Planning board member Gregory unanimously approved
After two months of accusations, delays and threats, the Waxhaw town council unanimously selected a new member at their Tuesday, Feb. 8 meeting. Commissioner Brett Diller nominated town planning board member Phillip Gregory, saying it was time to move on.
“This situation was put on this board by Commissioner Haug resigning,” Diller said. “It was a lose-lose situation. We could hand pick a buddy of ours, someone we knew, but it would be perceived (as unethical).” By the same token, Diller said, commissioners were accused of being unethical by doing nothing and leaving the seat vacant.
“It’s hogwash,” Diller said. “If we left it vacant (until the election) like we did in the past, we would survive (but) I feel comfortable in getting this behind us.”
After speaking with Gregory, Diller said he emailed the other commissioners, encouraging them to speak with and get to know the man before Tuesday’s meeting, in hopes they would feel comfortable enough to vote and put an end to the empty seat.
Tired of juggling work, a family and his duties as commissioner, Haug resigned Dec. 14 from the town board. Haug, a merchandise-planning manager for Family Dollar, husband and father of two, said circumstances had changed dramatically since he joined the board in 2007.
Originally, a majority of Diller, fellow commissioner Erin Kirkpatrick and Mayor Daune Gardner had voted in January to delay appointing a replacement for six months, before reversing course at their last meeting.
The issue for the council had involved North Carolina statute 160A-63, which states: “A vacancy that occurs in an elective office of a city shall be filled by appointment of the city council. ”That statute, coupled with the negative response commissioners received from the public after delaying an appointment, played a part in the decision to move forward, Kirkpatrick previously told Union County Weekly.
Waxhaw manager Mike McLaurin outlined how different municipalities handled the issue during the Feb. 8 meeting, saying North Carolina towns Fletcher, Riverbend, Summerfield and Zebulon all took applications and then made appointments. The city of Charlotte handled the issue much the same way, appointing council member Susan Burgess’ son as per her request, to fill the remainder of her term after she died from cancer last year. In Union County, the village of Marvin just recently appointed one new member and put out applications to fill another empty seat. The last time the issue came up in Waxhaw was more than four years ago, when Tammy Norwood resigned in 2007. The council at the time left the position open until the next election.
Potential candidates to fill the Waxhaw position included former commissioner Max Walker, who lost in the last election, Waxhaw residents Denise Koontz and Frank Aikmus, who had made clear his intentions to run for the position in the November election. In his last meeting before resigning, Haug asked the council to pick Aikmus as his successor.
Diller said it didn’t feel right appointing anyone who planned to run for the position, as their agenda could be more on the campaign rather than focused on the position.
That’s not something the board has to worry about with Gregory, who said he has no plans to run for the position in the fall.
“I’m glad to serve, but I’m not campaigning here,” Gregory said. “I have no intentions of running when my appointment is up.”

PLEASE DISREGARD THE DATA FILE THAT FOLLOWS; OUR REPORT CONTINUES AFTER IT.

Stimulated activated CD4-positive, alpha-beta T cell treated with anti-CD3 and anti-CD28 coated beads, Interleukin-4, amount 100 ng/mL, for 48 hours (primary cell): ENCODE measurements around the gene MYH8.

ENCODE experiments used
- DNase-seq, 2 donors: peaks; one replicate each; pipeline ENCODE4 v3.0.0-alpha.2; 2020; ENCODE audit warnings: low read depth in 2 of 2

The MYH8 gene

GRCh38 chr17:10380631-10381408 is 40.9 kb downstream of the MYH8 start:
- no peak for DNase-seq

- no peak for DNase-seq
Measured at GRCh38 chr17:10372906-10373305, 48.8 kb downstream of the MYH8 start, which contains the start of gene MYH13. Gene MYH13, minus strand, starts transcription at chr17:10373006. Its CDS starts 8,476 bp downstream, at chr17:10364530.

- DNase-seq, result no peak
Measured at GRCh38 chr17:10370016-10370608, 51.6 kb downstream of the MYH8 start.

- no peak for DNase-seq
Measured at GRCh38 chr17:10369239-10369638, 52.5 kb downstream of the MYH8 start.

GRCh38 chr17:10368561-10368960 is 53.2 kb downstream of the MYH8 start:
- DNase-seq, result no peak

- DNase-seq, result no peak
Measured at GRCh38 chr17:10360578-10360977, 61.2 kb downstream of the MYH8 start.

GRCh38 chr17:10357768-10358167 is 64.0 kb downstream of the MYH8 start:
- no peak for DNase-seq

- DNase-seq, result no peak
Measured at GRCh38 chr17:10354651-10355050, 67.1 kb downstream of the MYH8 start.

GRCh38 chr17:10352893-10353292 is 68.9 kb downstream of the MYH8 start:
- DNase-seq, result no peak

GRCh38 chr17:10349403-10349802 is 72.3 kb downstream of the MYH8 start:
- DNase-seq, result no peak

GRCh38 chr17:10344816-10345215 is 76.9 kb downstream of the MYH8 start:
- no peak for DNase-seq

A familiar face
The 56-year-old Gregory, who has served for more than five years on the town’s planning board, said he hadn’t originally planned to throw his name in the hat but was convinced to give it a shot.
“A few people came to me and asked me to consider (this),” Gregory said. “I didn’t like the idea of not filling the position, not with everything that’s coming up. We’ve got the Historic District (proposal), possible animal ordinances, there’s a lot of stuff going on. That weighed on me.”
Gregory said he respected the person whose seat he would be filling, adding that Haug always did his homework and brought good points to the table.
“I enjoy doing my homework and I will vote based on the facts,” Gregory said. “If I do have an agenda, it’s to serve the people of Waxhaw. The best interests of the town will be met.”
All commissioners said they had nothing but respect for Gregory.
“I found him to be professional, cooperative with the other (planning) board members,” Kirkpatrick said, discussing the way Gregory handled himself during planning board meetings she had witnessed.
“I don’t need to know how (he) will vote on the issues, I don’t think that’s fair to (the) people,” Commissioner Martin Lane said, explaining why he hadn’t called Gregory before the meeting as Diller suggested. “That’s what public debate is for.” The only thing he needed to know is that Gregory was willing to serve. That was enough, Lane said.
“I have nothing but the utmost respect for him,” Commissioner Joyce Blythe said, adding she had known Gregory for several years.
Mayor Daune Gardner was the only opposition, not to the choice but rather against what she saw as rushing to make a decision.
“I greatly respect (Gregory’s) insight,” Gardner said. “My concern is that given the (perception), there is no way for this board to move or not move (without criticism).” Instead, Gardner suggested bringing applicants before the board, where each could have a chance to speak and have their resumes reviewed.
Commissioners meanwhile said they were tired with the process that had already played out, voting 4-0 to appoint Gregory to the position. He will be officially sworn in at the beginning of the town council’s Feb. 22 meeting. Haug’s seat meanwhile is up for grabs in this year’s general election.